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Jewish Food for Thought-Parshat Beshalach/Shabbat Shira  January 15, 2022 - 13 Shevat 5782

01/14/2022 09:15:44 AM

Jan14

Shabbat Shalom and welcome to a brand new season of a YouTube series we are calling Kosher Food For Thought, that will include fresh takes on topics of Jewish interest, reflections on the weekly Torah portion, factoids from Jewish history, and conversation starters to use around the Shabbat dinner table.  That brand new opening sequence is in honour of this week being Shabbat Shirah, the Shabbat of Song, so named because this week’s parsha contains the Song of the Sea.  A beautiful piece of ancient Hebrew prose in the Torah which is the song that the children of Israel sang when the walls of the Sea of Reeds came crashing down behind them, destroying the Egyptian army.  Free at last after 200 years of slavery, the Torah records how the Israelites, overcome with emotion, burst into spontaneous song.

While the words of the song can be found in the Torah, we honestly don’t have any idea what the song actually sounded like.  The text tells us, “vatikach Miriam hanevi’ah achot aharon et hataf b’yadah vatetzenah kol hanashim achareha batupim uvamachalot”, - “And Miriam the Prophetess, sister of Aharon, took a timbral into her hand and led the women in drumming and dancing” – the timbral was an ancient drum.  The text paints us a bit of a picture, but still, what did the song SOUND like?  The truth is… we don’t know!  Most of the traditional synagogue music that stands out in our minds today was written during the last couple of centuries.  There are some melodies that are older such as the prayer modes, but we really can’t much trace their usage further back than a few more hundred years.  Even the melodies we use to read Torah are only relatively modern interpretations of trope symbols that have only been around a thousand years.  It’s weird… a thousand years doesn’t get you too far back when you’re Jewish.  Except though, when we read the Song of the Sea in shul, it is customary for the Torah reader to switch into a different melody, just for that section.  “Ashira L’adonai, ki ga’o ga’ah, soos verochvo rama vayam”.  We have no idea where that melody came from or how long we’ve been using it.  But the melody is actually quite interesting because while Western music is based on a 12 tone series – that’s all the letter-named notes and sharps and flats that make up pretty much all the music we know and love, the melody we use for this spot in the Torah, known as the Shira melody, only has 5 tones.  The 5 note scale, also called a pentatonic scale is the oldest known musical mode that we know about, a musical mode that ancient musical instruments were often built in a number of civilizations around the world, including the middle east.  In fact, it is reasonably likely that whatever the original Song of the Sea sounded like, there’s a good chance it was sung in a pentatonic mode.  So who knows?  Perhaps the melody you hear in shul this Shabbat really is the very same song the Israelites once sang three and a half thousand years ago, on the banks of the Sea of Reeds.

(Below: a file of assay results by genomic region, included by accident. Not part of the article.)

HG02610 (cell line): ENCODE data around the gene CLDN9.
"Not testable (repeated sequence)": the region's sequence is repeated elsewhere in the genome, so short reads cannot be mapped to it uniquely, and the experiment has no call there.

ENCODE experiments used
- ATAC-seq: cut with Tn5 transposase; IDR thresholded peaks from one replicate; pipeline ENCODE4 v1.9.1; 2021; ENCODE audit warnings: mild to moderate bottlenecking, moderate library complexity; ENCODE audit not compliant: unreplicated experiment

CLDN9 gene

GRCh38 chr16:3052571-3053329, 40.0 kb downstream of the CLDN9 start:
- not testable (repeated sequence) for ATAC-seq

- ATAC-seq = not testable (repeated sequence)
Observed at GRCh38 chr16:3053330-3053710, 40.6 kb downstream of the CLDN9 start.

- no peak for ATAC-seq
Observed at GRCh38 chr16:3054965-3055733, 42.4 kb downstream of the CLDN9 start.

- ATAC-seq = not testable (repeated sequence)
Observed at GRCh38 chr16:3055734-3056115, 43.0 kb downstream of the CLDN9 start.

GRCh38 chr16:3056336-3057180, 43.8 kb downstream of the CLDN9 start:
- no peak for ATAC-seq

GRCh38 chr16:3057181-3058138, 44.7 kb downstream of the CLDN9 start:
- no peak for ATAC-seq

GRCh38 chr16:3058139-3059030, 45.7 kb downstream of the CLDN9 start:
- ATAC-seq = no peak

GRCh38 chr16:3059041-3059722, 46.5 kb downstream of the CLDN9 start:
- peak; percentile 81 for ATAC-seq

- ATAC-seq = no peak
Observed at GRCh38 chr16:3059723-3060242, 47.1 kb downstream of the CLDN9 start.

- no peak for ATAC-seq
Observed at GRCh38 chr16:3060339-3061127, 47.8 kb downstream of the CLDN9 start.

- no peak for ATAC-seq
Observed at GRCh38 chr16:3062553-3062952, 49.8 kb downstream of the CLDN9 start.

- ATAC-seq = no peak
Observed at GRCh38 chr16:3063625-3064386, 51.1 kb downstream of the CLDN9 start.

Just some kosher food for thought.  
                                                             Shabbat Shalom!
                                                                                           Chaz J

Mon, July 4 2022 5 Tammuz 5782